“In aspects of the economy, politics and culture, the U.S. has shown an admirable spirit of innovation,” Rao told NBC News in his office, but he argued that America is “a world leader that failed to perform well.”

“The U.S. has always imposed its own values on others and acted as a hegemonic state and as the world police,” he said. “It has fought too many wars it shouldn’t have fought.”

America ‘fights for justice’
A short drive from Rao’s office, 42-year-old Ye Nan, a business director of another influential news portal, has a completely different view of the U.S.  

“The U.S. is just like a strong, robust, but brusque, next-door neighbor,” said Ye in a garden next to his office. “He fights for justice and gets himself involved when there’s a problem. He gives everyone else the impression of being warm-hearted, and having a sense of justice. Some people are afraid of him, but most like him.”

Ye’s family story is like a condensed version of China’s own tumultuous history. 

His grandfather was one of the earliest Chinese students to study in the United States, graduating from Johns Hopkins University in the 1920s and being trained at the West Point Military Academy. After he went back to China, he fought shoulder to shoulder with American soldiers in Burma and India during World War II.

But by the time Ye’s father came of age during China’s Cultural Revolution, Chinese-U.S. relations had changed. During Chairman Mao’s “Young Intellectuals Go Down to the Countryside” campaign in the late 1960s and early 1970s, he and other privileged youth were forced to learn from workers and farmers. He was forced to leave Beijing and died in an accident in Tibet when Ye Nan was only five.

“I’m sure he was told to write those communist posters criticizing America since he was educated,” said Ye in looking back at his father’s life during the Cultural Revolution.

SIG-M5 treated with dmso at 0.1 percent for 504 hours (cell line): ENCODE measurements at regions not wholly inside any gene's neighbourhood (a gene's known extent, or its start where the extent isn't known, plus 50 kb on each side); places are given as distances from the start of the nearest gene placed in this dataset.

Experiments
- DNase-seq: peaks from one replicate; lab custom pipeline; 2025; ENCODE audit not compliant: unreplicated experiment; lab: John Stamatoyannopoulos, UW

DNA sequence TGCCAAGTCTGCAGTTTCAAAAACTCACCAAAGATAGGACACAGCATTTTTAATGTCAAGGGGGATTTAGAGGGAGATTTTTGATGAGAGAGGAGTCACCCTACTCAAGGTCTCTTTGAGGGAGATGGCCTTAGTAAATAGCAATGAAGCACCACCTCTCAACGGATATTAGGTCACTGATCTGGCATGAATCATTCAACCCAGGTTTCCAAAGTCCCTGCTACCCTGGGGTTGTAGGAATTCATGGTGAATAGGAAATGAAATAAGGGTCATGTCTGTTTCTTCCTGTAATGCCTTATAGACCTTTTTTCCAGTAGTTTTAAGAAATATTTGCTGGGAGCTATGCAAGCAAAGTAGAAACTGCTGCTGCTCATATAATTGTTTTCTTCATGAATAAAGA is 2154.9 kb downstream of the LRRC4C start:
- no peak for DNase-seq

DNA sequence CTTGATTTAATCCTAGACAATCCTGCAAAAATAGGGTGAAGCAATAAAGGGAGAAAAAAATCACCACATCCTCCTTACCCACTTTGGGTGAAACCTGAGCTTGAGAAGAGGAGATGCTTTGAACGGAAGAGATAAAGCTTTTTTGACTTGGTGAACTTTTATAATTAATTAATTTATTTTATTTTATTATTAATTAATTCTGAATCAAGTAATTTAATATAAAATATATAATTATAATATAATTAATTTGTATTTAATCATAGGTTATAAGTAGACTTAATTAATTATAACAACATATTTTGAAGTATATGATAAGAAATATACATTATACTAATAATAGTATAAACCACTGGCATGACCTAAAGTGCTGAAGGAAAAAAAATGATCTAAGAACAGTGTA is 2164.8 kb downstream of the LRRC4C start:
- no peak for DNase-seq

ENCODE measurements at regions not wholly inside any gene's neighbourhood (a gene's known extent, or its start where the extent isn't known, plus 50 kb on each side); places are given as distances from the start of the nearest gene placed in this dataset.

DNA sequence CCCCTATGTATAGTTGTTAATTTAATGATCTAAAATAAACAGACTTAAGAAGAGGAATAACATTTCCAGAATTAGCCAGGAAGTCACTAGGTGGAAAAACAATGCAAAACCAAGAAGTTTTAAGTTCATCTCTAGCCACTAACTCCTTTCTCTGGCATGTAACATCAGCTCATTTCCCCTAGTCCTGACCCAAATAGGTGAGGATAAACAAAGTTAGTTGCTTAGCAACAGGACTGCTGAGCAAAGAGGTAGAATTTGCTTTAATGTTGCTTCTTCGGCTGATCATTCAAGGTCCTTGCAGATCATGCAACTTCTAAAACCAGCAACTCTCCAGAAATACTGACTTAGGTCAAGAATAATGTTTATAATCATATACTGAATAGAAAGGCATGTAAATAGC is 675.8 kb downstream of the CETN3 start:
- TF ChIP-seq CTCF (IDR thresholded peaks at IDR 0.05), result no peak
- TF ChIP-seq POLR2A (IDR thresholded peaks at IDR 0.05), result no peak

Ye first set his foot on American soil last year to visit his wife, who was a visiting psychologist at the University of California at Berkeley.

His impressions were positive, “The air was much better, people were friendly, cars would wait for pedestrians,” he said. He was also happy to be able to surf any websites – quite a different from his experience in China, where many sites are blocked, including Twitter and Facebook.

What really amazed Ye, though, was the prompt reply from Johns Hopkins University when his wife emailed them and asked if they could help find Ye’s grandfather’s files. The university sent a 10-page file, including letters and academic documents. Such free and quick service is almost impossible in China, he said.

“Freedom is in American people’s blood,” Ye said. “Individual freedom is the basis of everything, while China values collectivism that stresses personal sacrifice for the group.”

He thinks, though, that the differences are narrowing.

“In my grandfather’s generation, America and China were friends who fought together in World War II. In my father’s generation, they were enemies. The young generation now is greatly influenced by America. They all drink Coca-Cola and watch Hollywood movies. They agree more than they disagree. The world is flat and the two countries will gradually come to a consensus on many matters.” 

Ye said his next trip to the U.S. will probably include a visit to Disneyland that he promised his 8-year-old son. And like many Chinese parents, Ye and his wife hope to send their son to study in the U.S. one day. 

This story is part of a series by and NBC News "What the World Thinks of US". The series aims to check the pulse on current perceptions of America's global stature during the election year and ahead of our annual Independence Day. Share your thoughts about this story and our series on Twitter using #AmericaMeans